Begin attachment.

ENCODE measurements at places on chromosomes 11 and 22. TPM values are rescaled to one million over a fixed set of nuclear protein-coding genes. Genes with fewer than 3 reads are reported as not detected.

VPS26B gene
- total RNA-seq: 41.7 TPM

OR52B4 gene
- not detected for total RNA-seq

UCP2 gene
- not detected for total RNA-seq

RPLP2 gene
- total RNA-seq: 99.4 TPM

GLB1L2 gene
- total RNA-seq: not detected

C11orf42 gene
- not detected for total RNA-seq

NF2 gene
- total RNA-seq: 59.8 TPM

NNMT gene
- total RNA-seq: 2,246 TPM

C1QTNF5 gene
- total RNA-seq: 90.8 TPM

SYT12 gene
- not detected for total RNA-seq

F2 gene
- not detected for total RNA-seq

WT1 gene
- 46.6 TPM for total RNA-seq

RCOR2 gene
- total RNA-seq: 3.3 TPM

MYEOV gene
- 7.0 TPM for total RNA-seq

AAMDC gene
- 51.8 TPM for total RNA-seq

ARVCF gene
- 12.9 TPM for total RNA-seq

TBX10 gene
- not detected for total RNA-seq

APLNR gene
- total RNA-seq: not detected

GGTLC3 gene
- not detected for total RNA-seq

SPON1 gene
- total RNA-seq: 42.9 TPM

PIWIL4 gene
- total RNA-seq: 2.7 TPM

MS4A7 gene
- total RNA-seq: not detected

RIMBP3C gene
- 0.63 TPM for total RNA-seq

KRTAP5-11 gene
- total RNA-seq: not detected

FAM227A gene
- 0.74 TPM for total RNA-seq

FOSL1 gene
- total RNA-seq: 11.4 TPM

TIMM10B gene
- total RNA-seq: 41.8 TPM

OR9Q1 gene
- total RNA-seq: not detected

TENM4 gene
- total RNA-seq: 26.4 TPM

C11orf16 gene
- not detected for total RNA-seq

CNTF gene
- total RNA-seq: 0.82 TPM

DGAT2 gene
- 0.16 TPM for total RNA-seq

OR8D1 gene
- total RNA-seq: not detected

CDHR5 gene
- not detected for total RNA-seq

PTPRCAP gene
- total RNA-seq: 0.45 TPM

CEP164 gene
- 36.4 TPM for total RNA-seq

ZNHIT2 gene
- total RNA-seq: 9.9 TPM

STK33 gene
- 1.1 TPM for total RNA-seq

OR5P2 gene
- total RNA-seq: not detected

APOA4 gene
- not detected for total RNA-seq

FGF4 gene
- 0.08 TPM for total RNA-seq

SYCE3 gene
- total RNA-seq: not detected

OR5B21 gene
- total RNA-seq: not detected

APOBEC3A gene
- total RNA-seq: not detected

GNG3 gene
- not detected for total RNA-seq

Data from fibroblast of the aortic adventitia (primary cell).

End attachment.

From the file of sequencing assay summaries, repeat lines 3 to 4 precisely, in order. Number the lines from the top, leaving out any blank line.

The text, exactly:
- total RNA-seq: 41.7 TPM

OR52B4 gene